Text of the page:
Hero of the Soviet Union Vasilii Yegorovich Churkin.
(From Kholm Slavy (The Hill of Glory). By G.N. Rokotov. Izdatel'stvo "Kamenyar" L'vov, 1965. Third edition with changes, 1972. Pages 87-89. The "Hill of Glory" in the city of L'vov [Lviv, Lemberg] in the Ukraine is a large war cemetery.)
A gun layer in the 1st Cannon Battery of the 177th Guards Twice Red Banner Guards Artillery Mortar Regiment of the 2nd Crimean Twice Red Banner Order of Bogdan Khmel'nitskii Soviet People's Committee of the USSR Guards Cavalry Division, Guards Corporal V.Ye. Churkin was born in 1918 in the village of Varusovo, Borisoglebsk Region, Yaroslav Oblast. Besides Vasilii, there were seven other children in the Churkin family. His father, Yegor Vasil'evich, was a red guardsman and veteran of the civil war, but he died early and Vasilii had to cut short his education in primary school in order to help his mother care for the family. In 1939 he was called to active duty in the Red Army. When the time was approaching for his release into the reserves, war broke out with Hitler's Germany. Vasilii Churkin's division was in Moldavia right on the border with Rumania.
The red horsemen delivered damaging blows to the enemy, forcing him to leave numerous forces on the southern flank of the Soviet-German front. But under the weight of superior numbers they were forced to retreat into the depths of the country. There were many battles in the path of Vasilii Churkin from the southern border to the approaches of Moscow and back to the western frontier, but he fought bravely and well. The division and all its regiments became guards units.
V. Churkin joined the party, and on his chest appeared combat medals--"For Bravery" and the order of the Patriotic War 1st class.
Here is one of the combat incidents characteristic of this veteran fighter. February, 1944. The forces of the 1st Ukrainian Front have gone on the offensive. The 1st Guards Cavalry Corps, which included the 2nd Guards Cavalry Division, seized a bridgehead on the western bank of the Styr' River near Lutsk.
The enemy was trying at all costs to push the red horsemen into the river, throwing tanks into the counterattack, self-propelled guns, and accompanying automatic riflemen. Indeed, bloody clashes flared up in the bridgehead.
At dawn on 29 February the gun for which Guards Corporal Churkin was the layer was changing its firing position. Suddenly enemy tanks appeared out of the mist and started to go around the flank into the rear of the dismounted squadrons of the 1st Cavalry Regiment that was manning the defenses in the center of the bridgehead. The situation demanded quick and decisive action on the part of the artillerymen. The gun commander, Guards Junior Sergeant Keleshev, commanded the men to prepare for battle. In just half a minute the lead enemy tank was stopped in place with a broken tread, and after a second shot it began to smoke and then exploded along with its crew.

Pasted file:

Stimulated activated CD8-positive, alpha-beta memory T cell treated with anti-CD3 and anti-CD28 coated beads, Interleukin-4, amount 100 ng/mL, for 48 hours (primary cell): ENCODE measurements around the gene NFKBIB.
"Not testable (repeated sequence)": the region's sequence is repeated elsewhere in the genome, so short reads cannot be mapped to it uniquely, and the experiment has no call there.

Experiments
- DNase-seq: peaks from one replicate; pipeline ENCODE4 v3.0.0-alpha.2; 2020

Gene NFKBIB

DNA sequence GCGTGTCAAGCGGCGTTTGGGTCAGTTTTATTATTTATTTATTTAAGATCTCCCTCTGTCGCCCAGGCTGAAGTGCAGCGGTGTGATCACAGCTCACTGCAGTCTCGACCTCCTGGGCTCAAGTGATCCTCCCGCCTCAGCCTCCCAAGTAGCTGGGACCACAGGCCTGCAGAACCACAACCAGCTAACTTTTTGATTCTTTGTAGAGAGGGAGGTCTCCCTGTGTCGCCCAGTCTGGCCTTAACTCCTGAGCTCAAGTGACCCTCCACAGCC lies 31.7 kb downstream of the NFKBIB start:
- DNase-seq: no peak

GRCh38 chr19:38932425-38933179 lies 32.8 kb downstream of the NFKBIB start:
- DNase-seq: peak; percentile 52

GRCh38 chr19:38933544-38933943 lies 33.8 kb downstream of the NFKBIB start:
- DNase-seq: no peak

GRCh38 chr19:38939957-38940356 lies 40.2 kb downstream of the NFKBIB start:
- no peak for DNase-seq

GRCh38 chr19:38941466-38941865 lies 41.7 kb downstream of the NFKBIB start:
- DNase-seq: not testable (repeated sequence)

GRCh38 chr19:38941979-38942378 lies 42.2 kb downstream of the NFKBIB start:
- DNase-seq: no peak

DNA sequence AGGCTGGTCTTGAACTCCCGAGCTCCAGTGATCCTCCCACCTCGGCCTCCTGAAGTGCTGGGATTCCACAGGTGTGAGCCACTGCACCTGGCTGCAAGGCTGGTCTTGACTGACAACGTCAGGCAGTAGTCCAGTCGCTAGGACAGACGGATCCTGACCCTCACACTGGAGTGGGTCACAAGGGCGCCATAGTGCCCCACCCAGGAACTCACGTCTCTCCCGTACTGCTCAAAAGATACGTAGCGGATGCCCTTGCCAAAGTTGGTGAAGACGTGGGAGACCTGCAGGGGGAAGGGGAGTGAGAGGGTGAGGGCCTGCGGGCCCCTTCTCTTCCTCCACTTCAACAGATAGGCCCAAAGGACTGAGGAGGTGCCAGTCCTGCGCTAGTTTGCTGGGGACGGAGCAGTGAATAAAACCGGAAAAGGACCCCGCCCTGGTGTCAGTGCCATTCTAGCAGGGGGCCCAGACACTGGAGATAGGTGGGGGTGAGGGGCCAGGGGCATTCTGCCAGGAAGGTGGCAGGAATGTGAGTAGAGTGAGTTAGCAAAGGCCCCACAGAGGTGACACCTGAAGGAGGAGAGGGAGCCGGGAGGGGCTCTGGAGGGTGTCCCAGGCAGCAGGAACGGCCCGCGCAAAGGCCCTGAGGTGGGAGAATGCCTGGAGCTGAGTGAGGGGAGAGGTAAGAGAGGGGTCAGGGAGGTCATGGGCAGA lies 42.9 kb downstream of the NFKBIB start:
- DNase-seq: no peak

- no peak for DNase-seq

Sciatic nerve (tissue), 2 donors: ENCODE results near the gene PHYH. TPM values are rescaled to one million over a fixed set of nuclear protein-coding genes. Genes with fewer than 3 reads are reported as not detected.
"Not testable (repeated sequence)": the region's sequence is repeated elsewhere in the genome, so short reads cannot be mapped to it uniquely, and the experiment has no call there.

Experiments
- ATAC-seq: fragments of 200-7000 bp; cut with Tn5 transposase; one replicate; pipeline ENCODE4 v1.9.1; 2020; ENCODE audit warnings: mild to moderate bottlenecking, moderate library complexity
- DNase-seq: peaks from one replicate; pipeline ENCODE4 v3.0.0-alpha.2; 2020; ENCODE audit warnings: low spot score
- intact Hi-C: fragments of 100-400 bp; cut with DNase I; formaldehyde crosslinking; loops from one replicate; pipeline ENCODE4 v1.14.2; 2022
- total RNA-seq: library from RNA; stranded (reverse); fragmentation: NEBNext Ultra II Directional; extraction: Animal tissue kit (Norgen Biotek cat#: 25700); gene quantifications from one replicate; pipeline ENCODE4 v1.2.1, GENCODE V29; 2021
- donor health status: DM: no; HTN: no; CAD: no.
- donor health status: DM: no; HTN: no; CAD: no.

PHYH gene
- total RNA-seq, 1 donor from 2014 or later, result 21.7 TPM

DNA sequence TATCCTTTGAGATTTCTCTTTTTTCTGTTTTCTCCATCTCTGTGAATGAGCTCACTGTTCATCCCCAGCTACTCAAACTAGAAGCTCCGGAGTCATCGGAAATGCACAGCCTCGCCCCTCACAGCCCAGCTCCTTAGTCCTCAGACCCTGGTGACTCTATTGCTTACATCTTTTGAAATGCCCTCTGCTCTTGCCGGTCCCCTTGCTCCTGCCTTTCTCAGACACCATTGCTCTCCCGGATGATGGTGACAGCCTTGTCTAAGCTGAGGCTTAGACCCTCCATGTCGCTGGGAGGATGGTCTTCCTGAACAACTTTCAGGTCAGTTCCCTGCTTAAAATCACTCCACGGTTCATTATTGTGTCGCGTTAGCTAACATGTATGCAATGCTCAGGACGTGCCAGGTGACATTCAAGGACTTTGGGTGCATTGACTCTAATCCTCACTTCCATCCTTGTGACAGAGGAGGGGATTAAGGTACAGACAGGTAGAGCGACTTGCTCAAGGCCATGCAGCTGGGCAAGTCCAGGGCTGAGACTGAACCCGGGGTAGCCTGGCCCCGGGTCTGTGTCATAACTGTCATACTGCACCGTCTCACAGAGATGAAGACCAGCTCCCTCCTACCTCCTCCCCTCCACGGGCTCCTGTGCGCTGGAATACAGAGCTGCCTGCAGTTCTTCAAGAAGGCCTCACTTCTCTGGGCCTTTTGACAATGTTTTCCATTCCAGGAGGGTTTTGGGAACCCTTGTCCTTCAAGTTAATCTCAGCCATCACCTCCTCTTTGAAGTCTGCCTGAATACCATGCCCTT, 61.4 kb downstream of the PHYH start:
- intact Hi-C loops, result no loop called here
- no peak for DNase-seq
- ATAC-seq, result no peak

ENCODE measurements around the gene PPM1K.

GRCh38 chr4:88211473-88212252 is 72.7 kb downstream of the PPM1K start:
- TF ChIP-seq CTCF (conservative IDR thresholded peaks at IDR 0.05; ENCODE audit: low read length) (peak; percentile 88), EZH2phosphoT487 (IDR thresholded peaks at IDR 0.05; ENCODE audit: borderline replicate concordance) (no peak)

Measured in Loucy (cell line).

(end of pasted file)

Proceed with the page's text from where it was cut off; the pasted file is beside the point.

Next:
The German tankers were at first taken aback, but when they saw that only a single gun faced them they opened a running fire on it from their main guns. This initiated an unequal duel between eight armored vehicles and one gun. An enemy shell exploded between the side plates of the gun carriage. Three artillerymen were killed outright. Gun commander Keleshev and layer Churkin were wounded, the first slightly and the second in both legs. But the gun did not fall silent. The commander carried up rounds and loaded while Vasilii, conquering great pain, aimed the gun on target and fired. The wounded layer hit the enemy over and over without missing.
The guardsmen set one more tank on fire, but themselves suffered as several enemy rounds exploded around the firing position almost simultaneously. Three more shell fragments pierced Churkin's body. Keleshev was wounded a second time. His strength failing, Vasilii laid the gun on the nearest tank and fired his last shot. The enemy vehicle halted, lowering its gun barrel almost to the ground, but after a short pause recommenced firing. The remaining six tanks began to withdraw from the fight. But Guards Sergeant Keleshev had not said his last word. Moving the unconscious gun layer aside, he loaded the gun and fired on the still unvanquished tank. It began to issue smoke. Thus, thanks to the skill and courage of the gun crew, the threat of a surprise blow by nine enemy tanks was eliminated.
The gun commander and his layer survived. After recovery they returned to their regiment. The brave artillerymen continued to batter the hated enemy, endeavoring to hasten the day of victory.
Vasilii Churkin was killed on 19 July 1944 during the liquidation of an enemy group of forces around Brody. His gun got up on a highway that for the enemy was the only escape from being surrounded. Vasilii Churkin fired until the last moment of his life and did not let the enemy through his firing position. His comrades counted 145 enemy bodies in his gun sector after the battle.
On 23 September 1944 the Presidium of the Supreme Soviet of the USSR awarded Guards Corporal V.Ye. Churkin the posthumous title of Hero of the Soviet Union.
Translated by Mark Conrad, 2004.